Had an '08 1800 with ABS and did several courses with it. Never activated the ABS during any emergency braking session - instructors were looking for that, but if you did they would only comment on it.

Thought I'd take the heat off Atticka and start a thread where we can rant about the good, bad or indifference regarding the new system on the modern motorcycle.

Thoughts anyone?

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Goldtop

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Not exactly goldwing related but my only experience with fuel Injection, which isn't mentioned is with a BMW K 100 RS.
I rode that in all weather's for two years and if I'm honest I really only realised I had adapted to the ABS brakes when I switched to a non ABS bike.
Like many I thought that the ABS could be heard working under heavy braking with a sort of judder when it kicked in. I'm sure that it also worked when I braked heavily as well .
Fuel Injection on a bike was very new then and it's the only one I've ridden in my life. I would happily say that this was a safety feature as well as its ability to accelerate out of trouble was better than any I've ridden since.
ABS to my mind didn't detract from brake feel and in would happily install on my old 1980 1100 if I could It would certainly make it feel a lot less like stopping a super tanker.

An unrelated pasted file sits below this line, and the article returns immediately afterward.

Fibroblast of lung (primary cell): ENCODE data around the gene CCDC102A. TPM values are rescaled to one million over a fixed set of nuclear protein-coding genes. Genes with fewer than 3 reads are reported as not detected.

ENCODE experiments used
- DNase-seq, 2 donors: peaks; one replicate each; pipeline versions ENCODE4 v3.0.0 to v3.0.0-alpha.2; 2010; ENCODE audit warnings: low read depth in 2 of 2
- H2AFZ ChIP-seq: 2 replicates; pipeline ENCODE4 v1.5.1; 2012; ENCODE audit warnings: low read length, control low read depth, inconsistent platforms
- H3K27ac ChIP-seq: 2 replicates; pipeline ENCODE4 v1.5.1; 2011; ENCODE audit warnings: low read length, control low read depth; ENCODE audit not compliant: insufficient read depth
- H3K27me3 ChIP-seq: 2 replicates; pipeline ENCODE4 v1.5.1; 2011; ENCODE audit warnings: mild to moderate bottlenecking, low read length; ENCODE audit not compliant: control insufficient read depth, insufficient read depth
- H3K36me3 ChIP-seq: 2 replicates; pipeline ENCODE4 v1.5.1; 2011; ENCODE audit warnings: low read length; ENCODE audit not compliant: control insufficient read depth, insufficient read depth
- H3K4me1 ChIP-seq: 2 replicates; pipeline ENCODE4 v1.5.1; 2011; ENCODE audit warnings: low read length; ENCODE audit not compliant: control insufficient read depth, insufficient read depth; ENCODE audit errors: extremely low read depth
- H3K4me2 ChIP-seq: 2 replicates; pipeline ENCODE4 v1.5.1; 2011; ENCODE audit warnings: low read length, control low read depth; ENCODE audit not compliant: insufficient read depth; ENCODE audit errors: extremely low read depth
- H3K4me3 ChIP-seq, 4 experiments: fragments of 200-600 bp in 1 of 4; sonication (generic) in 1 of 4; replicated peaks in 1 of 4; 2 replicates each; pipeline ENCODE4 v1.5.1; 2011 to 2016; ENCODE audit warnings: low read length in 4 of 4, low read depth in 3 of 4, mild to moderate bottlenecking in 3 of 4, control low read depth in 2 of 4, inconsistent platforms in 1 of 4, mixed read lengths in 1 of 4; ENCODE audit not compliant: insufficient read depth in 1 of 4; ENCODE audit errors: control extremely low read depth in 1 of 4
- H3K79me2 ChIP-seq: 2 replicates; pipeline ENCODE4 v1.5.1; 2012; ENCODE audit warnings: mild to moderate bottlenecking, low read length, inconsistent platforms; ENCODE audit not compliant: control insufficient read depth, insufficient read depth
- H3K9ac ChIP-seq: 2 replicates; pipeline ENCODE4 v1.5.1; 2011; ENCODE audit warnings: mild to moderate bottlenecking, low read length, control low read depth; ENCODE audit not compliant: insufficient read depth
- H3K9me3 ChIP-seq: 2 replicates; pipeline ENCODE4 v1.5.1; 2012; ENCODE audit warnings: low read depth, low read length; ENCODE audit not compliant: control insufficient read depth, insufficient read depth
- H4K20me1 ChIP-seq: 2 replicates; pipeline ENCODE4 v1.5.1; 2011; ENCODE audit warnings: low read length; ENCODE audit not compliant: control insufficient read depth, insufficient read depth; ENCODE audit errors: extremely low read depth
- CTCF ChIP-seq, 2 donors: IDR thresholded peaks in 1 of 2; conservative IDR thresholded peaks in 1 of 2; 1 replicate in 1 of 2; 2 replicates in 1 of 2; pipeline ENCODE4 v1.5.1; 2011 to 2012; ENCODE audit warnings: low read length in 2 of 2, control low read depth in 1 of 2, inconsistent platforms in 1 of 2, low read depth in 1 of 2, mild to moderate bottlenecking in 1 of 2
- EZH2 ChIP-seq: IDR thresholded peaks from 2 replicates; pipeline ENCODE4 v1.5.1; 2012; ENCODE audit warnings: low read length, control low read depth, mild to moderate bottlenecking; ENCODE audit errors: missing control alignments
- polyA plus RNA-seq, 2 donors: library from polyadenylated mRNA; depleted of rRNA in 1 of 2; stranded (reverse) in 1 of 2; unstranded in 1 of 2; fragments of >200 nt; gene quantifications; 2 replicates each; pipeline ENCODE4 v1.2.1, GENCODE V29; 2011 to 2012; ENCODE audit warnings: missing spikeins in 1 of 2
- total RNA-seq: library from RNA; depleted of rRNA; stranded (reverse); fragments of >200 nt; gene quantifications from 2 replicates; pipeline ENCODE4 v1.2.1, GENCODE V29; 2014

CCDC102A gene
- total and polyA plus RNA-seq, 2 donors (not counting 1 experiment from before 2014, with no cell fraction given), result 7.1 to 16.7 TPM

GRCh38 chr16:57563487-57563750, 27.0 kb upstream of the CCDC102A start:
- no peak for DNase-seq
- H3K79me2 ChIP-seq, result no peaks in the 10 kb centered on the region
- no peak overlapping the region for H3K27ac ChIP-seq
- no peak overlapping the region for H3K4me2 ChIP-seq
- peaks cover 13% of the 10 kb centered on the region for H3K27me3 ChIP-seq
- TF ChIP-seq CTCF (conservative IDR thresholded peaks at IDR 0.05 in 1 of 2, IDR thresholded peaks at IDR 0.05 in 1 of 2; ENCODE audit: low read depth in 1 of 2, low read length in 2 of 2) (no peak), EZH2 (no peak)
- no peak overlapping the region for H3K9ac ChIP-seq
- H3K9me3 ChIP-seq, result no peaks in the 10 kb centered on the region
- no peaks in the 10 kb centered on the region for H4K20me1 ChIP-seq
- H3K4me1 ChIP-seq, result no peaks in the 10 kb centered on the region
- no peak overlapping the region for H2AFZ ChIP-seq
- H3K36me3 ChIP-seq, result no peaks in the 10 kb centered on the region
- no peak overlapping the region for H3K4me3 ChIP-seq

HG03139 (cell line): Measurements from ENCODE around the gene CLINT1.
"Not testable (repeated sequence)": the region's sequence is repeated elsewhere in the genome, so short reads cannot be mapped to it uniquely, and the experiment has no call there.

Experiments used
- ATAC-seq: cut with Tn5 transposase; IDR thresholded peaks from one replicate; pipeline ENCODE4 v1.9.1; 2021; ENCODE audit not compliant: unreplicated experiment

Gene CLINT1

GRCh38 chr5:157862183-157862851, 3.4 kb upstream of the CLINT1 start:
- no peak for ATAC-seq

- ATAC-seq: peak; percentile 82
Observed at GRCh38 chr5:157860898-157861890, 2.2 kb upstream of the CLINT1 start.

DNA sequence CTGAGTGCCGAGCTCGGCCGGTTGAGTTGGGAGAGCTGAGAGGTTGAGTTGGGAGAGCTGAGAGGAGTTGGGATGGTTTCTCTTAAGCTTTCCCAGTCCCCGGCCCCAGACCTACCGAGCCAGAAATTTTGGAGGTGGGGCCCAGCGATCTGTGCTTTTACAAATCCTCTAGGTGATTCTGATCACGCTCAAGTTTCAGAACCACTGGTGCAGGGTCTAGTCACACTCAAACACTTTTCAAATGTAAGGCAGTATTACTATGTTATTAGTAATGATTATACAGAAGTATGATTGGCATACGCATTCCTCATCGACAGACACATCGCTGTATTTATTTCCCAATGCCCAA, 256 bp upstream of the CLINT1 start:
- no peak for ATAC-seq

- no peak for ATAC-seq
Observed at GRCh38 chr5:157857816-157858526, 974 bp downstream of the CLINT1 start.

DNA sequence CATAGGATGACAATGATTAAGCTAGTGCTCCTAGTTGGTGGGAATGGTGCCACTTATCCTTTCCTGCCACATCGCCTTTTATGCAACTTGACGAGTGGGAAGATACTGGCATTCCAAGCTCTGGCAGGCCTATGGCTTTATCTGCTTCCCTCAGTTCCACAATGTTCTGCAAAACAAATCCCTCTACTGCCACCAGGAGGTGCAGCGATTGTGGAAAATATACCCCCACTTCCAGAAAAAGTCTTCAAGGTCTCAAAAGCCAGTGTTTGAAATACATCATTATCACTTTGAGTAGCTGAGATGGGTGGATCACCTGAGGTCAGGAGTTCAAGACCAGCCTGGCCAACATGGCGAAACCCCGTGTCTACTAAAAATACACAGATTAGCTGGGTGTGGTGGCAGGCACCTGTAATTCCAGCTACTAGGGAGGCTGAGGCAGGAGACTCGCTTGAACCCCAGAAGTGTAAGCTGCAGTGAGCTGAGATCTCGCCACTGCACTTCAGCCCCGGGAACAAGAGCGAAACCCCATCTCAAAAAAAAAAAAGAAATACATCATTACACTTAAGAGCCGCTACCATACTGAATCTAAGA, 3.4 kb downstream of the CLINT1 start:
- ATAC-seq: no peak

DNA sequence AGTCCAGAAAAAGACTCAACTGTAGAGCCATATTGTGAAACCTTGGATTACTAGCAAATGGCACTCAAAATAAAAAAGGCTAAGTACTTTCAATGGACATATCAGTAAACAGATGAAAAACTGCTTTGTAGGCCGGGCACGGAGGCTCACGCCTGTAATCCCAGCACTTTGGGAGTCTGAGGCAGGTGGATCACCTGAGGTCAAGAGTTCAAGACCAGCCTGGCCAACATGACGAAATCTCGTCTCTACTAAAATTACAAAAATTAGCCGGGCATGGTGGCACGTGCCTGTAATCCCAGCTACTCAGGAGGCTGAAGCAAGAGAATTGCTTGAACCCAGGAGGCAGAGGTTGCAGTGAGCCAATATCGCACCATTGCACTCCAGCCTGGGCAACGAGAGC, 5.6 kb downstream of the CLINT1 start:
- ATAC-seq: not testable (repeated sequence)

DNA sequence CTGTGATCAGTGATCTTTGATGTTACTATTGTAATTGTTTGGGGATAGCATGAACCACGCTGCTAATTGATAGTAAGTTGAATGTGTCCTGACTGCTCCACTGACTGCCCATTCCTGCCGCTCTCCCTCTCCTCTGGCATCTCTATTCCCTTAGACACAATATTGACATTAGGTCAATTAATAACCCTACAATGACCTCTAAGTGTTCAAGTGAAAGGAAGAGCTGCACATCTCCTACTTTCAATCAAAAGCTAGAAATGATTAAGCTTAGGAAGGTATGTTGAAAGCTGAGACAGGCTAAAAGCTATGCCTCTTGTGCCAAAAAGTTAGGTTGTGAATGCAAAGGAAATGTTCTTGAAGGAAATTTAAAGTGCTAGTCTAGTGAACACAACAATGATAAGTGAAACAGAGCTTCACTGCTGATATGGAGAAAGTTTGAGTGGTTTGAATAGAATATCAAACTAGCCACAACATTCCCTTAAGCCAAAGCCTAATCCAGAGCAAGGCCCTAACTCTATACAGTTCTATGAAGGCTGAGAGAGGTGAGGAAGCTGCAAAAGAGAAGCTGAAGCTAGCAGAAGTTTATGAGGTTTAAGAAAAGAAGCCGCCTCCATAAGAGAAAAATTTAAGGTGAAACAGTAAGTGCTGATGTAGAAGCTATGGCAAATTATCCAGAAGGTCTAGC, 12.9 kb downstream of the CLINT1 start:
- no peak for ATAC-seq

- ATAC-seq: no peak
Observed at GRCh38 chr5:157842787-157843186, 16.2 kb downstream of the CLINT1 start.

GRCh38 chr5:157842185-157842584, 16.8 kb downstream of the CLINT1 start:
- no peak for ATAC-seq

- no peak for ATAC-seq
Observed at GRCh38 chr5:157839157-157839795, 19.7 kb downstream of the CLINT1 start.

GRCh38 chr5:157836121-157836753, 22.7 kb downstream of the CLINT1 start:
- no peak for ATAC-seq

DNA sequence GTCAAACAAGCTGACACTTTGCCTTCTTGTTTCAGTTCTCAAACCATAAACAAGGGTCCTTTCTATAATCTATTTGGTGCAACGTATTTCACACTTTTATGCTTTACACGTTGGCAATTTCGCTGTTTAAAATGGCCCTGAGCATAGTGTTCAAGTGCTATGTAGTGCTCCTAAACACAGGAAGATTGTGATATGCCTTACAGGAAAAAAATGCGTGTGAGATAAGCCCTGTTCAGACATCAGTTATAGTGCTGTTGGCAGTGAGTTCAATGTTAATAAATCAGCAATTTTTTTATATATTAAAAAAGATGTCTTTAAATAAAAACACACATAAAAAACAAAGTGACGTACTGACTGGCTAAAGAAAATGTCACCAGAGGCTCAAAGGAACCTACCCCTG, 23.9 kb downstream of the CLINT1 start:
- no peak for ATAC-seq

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Rednaxs60

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Honda has had fuel injection on its bikes since 1982 with the CX500 turbo and the '83 CX650 turbo. Next iteration was the '85 LTD and '86 SE-i, similar but without the turbo. Prefer fuel injection myself, but have a 1500 with carbs. Many have mentioned that a 1500 with fuel injection would have been magic. Honda discontinued fuel injection on its cruisers because of cost issues, quite expensive back then. Fuel injection came back and has never gone away since 2001 with the 1800. Pros and cons regarding fuel injection as it is more expensive to install and the electronics when not working properly can be a troubleshooting nightmare, so may components exhibit the same symptoms; however my preference is still fuel injection. There are quite a few threads on the various forums where a member is converting his/her bike to fuel injection, some more successful than others. My only concern with the fuel injection system on my '85 LTD is the ECU. These are quite robust units, but can fail and if so, replacement is not easy. I actively look for a suitable alternative such as the Megasquirt, but have not reconciled this unit to what is presently installed.

Another area that is quite common to modify/change is the front forks. Lots of changes reported and articulated in various threads. Mention this because the new 1800 front suspension is extremely good and is one of the most appealing aspects of the new 1800 for myself. Not enough to get me to buy one, but impressive. This type of suspension is not new, but on the 1800 quite radical.